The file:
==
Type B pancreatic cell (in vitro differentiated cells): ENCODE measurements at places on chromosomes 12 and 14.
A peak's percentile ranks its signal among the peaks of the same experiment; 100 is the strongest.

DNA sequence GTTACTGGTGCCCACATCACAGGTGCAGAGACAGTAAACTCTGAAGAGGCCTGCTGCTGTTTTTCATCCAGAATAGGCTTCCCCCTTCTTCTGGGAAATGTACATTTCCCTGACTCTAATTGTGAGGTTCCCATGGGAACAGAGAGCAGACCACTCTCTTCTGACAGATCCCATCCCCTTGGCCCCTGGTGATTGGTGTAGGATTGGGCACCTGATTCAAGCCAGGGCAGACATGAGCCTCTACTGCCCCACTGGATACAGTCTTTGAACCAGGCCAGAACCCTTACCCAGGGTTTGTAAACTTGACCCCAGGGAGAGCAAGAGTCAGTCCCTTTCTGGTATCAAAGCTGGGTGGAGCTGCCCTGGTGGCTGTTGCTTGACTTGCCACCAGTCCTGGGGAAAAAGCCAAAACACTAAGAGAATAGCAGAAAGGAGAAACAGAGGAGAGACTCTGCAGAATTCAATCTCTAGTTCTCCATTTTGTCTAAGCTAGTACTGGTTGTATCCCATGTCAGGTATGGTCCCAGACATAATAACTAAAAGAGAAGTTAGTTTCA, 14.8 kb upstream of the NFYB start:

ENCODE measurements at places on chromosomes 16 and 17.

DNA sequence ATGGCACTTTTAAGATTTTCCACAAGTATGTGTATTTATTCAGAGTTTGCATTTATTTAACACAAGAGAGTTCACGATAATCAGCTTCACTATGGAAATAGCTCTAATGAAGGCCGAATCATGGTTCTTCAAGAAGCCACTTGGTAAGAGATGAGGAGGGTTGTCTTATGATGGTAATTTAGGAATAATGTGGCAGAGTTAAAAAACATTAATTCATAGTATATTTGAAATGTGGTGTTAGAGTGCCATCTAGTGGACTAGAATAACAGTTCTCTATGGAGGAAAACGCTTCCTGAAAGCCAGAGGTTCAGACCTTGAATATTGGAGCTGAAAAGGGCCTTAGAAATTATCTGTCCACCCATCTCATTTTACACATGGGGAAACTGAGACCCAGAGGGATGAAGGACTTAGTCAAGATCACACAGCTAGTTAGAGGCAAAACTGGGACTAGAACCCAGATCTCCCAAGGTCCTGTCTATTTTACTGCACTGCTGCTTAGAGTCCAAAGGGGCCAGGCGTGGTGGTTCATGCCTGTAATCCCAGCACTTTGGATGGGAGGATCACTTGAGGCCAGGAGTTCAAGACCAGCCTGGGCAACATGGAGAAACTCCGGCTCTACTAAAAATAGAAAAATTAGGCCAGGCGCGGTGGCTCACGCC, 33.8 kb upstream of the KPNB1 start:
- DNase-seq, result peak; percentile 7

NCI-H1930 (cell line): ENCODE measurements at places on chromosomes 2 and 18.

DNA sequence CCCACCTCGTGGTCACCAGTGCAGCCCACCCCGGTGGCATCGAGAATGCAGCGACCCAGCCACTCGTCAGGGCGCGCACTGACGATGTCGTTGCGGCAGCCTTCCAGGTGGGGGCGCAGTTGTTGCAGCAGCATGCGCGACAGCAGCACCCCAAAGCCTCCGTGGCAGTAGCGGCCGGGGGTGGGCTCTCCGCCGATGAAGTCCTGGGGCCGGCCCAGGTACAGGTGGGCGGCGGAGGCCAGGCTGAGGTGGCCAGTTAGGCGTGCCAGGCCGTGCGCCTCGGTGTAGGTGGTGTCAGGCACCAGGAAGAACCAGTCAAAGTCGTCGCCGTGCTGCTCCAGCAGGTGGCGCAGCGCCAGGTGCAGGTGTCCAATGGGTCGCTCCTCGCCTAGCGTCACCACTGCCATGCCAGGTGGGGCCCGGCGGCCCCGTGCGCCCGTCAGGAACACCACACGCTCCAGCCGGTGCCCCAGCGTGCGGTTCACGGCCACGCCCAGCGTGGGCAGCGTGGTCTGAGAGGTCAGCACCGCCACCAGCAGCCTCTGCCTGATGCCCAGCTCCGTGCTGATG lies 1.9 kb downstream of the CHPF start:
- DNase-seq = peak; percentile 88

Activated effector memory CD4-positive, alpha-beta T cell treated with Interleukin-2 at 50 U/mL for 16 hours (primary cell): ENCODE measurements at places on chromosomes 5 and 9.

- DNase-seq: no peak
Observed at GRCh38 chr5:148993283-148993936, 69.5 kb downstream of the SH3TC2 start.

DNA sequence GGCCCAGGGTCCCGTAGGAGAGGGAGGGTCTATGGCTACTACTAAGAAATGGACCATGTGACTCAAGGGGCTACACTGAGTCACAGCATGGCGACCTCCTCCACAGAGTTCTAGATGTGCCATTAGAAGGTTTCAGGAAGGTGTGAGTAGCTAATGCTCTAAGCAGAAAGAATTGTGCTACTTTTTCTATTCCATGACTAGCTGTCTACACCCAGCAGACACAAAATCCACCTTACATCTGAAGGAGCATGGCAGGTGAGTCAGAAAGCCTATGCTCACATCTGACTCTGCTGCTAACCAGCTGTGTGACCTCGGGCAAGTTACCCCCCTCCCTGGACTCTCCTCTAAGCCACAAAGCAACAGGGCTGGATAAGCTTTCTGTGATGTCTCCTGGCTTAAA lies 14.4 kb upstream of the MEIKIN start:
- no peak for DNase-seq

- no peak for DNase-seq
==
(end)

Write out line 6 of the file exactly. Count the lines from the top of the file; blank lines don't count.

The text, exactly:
- DNase-seq, result peak; percentile 7